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Labor pains: An exploration of the complex roles of identity, the body, and policy in surrogacy discourses in India

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Please use this identifier to cite or link to this item: http://hdl.handle.net/1928/11107

Labor pains: An exploration of the complex roles of identity, the body, and policy in surrogacy discourses in India

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Title: Labor pains: An exploration of the complex roles of identity, the body, and policy in surrogacy discourses in India
Author: Sandoval, Jennifer Aimee, April 28, 1980
Advisor(s): Pant, Saumya
Committee Member(s): Foss, Karen
Rao, Nagesh
Trinidad-Galvan, Ruth
Department: University of New Mexico. Dept. of Communication and Journalism
Subject(s): identity
body
policy
discourse
feminist
surrogacy
India
Transnational gestational surrogacy
LC Subject(s): Surrogate motherhood--India--Economic aspects
Surrogate motherhood--India--Psychological aspects
Surrogate motherhood--India--Social aspects
Intercountry adoption--Psychological aspects
Intercountry adoption--Social aspects
Degree Level: Doctoral
Abstract: This study applied communication theory about the body, identity, and policy to analysis of the process of surrogacy in India. Using qualitative interview methods and discourse analysis, the study aims to increase understanding of how the process of transnational surrogacy emerges, and the impact it has on participants. Interviews were conducted in Ahmedabad, Anand, and Mumbai with doctors, health officials, surrogates, and activities. The interview data was used to answer four research questions that worked to identify how the process of surrogacy is communicated and enacted, how surrogates bodies are positioned, how surrogates construct their identities, and how policy constructs the rights of the individuals involved. The findings indicate that surrogacy is seen as a medical intervention, a commercial enterprise, and an altruistic exchange. Additionally, Balsamo’s (1996) four post-modern body categories are used to understand the positioning of the surrogate’s corporeal experience. Their responses revealed ways in which their bodies are laboring, marked, repressed, and disappearing in the surrogacy process. The surrogates’ identities intersect around their roles as mothers, as earners, and as gift givers. Finally, the policy positions the commissioning parents and the healthcare providers in positions of power, while subjugating the surrogates in a way that limits their autonomy and agency. This study was important to expanding the use of communication theory in contemporary sites where the body is a vital source of knowledge. It also contributes to future studies that look at the cultural and individual implications of policy on lived realities. Finally, the study confirmed previous research that centers around intersectionality of identities in complex ways as they are embodied by individuals.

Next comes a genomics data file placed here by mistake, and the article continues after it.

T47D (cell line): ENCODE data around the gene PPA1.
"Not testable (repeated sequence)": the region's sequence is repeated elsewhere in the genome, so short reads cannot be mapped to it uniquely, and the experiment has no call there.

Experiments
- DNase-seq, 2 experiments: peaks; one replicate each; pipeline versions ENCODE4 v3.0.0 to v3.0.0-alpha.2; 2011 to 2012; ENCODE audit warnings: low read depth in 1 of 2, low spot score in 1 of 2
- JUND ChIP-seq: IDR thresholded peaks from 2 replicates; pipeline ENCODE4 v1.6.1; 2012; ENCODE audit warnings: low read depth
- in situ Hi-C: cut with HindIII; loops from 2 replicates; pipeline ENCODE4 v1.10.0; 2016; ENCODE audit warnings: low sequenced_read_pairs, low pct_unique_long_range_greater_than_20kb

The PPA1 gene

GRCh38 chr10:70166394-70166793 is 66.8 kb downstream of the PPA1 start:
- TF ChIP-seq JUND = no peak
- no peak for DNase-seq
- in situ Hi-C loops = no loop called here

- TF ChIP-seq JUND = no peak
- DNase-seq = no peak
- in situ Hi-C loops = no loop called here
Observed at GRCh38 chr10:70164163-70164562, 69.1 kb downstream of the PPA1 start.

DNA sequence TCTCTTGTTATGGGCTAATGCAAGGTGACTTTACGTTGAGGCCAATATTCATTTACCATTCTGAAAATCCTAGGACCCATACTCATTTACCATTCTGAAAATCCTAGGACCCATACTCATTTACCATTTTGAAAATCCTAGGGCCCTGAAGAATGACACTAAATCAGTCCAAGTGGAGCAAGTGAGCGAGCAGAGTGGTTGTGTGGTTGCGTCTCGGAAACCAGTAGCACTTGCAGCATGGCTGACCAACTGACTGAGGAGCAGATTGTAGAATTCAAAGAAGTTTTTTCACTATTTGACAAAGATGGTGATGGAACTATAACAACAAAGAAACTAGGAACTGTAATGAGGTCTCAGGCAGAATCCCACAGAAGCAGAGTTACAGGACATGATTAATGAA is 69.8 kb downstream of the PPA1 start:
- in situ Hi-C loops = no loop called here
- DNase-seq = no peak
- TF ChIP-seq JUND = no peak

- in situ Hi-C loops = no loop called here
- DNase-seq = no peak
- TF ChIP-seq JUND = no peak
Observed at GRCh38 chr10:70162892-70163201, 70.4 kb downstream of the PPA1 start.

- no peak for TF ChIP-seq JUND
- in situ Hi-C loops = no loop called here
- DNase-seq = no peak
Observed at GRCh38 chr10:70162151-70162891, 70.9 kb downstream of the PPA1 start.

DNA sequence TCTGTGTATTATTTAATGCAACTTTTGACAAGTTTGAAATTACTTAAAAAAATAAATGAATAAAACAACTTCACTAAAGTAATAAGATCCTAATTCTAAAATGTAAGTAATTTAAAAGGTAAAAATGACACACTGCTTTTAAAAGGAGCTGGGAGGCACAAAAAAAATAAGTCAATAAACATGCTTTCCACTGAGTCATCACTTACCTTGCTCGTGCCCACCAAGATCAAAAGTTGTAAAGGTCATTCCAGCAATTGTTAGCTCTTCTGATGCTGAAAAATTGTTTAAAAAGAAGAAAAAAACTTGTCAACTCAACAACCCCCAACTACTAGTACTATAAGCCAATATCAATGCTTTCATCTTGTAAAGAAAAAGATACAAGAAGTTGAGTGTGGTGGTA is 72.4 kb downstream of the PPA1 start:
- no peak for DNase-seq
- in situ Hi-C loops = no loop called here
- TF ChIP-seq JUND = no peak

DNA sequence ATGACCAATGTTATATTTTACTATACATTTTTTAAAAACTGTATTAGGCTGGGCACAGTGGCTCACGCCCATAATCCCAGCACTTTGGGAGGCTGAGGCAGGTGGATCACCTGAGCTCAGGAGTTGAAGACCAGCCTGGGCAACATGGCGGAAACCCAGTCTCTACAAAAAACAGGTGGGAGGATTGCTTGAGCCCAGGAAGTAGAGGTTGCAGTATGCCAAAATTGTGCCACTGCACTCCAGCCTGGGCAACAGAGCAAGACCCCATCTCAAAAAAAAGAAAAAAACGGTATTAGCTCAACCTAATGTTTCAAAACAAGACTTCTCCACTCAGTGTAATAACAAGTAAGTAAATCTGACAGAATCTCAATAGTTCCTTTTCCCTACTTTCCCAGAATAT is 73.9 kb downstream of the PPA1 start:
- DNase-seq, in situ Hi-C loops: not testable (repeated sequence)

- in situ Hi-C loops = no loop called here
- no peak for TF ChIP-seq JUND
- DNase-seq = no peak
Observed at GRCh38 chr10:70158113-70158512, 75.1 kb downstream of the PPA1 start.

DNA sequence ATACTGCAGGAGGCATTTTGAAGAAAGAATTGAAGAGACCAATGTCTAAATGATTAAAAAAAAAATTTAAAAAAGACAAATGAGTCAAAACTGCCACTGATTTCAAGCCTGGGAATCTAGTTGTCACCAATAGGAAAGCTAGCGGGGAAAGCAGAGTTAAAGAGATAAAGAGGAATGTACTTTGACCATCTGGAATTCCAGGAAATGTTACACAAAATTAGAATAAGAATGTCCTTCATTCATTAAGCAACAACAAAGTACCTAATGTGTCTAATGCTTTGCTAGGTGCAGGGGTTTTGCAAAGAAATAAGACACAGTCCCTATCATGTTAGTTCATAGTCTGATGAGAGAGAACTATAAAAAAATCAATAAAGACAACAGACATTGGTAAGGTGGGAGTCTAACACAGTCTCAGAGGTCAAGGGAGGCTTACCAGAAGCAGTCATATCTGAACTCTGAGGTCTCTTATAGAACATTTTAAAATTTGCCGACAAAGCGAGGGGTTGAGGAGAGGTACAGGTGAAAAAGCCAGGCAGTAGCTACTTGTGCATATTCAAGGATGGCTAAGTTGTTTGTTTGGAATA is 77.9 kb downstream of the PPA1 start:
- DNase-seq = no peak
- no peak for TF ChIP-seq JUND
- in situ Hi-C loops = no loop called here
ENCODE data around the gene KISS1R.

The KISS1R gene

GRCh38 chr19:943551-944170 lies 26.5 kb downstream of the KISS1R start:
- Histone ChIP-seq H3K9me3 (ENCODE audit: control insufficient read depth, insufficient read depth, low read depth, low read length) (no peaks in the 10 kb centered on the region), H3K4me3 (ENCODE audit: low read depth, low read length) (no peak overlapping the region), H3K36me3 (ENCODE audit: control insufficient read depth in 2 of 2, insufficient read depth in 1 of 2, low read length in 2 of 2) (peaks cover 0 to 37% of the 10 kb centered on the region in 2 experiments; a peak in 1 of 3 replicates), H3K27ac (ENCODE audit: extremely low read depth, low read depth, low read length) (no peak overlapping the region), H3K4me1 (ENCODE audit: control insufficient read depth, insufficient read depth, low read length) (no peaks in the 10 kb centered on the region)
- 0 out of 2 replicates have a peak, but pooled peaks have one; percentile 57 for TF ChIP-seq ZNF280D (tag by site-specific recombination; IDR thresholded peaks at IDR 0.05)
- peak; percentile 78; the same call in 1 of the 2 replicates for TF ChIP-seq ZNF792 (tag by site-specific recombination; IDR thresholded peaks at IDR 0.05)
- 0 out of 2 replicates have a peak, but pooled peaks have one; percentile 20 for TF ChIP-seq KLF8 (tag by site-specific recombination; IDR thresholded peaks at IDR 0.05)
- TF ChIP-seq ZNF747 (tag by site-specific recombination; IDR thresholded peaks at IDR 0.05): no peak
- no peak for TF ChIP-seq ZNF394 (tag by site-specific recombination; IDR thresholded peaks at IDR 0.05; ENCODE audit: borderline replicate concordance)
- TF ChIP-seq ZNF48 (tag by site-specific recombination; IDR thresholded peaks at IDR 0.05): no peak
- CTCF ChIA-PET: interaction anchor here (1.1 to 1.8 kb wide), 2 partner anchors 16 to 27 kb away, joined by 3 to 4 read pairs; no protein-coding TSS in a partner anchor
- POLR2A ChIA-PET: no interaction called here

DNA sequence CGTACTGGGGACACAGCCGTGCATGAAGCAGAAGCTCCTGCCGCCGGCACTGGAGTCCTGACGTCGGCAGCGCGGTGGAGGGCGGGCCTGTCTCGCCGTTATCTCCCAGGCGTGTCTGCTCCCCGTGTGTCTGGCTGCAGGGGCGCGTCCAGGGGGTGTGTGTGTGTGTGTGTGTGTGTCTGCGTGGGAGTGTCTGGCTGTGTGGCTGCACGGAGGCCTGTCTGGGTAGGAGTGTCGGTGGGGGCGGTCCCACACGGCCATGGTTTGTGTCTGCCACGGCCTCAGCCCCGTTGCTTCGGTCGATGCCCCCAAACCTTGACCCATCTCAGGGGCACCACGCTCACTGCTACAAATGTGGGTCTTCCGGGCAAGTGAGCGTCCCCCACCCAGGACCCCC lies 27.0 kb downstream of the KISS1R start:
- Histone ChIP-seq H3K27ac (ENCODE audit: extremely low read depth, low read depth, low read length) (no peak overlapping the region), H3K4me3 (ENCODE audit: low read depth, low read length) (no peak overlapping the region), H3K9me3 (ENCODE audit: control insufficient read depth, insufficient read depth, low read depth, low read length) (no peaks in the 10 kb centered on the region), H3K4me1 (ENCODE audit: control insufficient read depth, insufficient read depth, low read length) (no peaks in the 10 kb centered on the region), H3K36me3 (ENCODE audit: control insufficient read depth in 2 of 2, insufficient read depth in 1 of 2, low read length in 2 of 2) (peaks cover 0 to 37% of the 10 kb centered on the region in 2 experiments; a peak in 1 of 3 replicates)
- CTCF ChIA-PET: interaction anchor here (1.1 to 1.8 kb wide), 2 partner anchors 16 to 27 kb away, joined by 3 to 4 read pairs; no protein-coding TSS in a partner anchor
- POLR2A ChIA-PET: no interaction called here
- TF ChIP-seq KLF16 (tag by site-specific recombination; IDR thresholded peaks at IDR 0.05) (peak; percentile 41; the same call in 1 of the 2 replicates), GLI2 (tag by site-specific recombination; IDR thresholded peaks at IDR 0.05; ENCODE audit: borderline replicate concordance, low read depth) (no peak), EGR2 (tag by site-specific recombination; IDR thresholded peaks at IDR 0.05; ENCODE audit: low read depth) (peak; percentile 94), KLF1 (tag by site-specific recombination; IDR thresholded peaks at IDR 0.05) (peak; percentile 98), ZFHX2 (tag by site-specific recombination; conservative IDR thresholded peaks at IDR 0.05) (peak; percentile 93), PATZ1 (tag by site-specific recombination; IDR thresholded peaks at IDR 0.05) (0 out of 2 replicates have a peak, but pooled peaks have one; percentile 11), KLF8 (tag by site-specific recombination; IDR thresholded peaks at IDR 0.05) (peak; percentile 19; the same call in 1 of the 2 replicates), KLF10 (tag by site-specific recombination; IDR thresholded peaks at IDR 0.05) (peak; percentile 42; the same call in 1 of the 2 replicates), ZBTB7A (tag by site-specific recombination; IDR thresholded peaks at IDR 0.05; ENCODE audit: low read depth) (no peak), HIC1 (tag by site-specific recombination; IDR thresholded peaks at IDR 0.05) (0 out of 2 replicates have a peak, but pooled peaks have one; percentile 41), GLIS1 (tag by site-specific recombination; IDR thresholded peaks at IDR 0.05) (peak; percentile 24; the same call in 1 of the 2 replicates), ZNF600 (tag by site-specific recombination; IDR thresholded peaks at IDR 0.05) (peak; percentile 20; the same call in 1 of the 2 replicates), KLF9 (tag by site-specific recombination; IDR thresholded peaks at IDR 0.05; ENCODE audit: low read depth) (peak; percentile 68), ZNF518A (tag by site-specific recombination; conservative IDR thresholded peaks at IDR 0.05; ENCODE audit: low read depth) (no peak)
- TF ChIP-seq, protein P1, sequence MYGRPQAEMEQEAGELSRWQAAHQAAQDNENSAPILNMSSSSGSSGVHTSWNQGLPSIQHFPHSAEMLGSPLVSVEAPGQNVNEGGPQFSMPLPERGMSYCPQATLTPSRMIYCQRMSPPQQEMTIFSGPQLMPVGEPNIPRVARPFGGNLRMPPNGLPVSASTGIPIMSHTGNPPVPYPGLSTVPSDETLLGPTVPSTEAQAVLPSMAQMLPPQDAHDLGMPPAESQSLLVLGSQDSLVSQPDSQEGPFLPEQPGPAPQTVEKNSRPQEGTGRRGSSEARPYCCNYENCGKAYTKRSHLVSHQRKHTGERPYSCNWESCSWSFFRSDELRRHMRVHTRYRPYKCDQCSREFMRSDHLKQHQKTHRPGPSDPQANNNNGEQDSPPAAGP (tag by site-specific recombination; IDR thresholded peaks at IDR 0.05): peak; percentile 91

Graduation Date: July 2010
URI: http://hdl.handle.net/1928/11107

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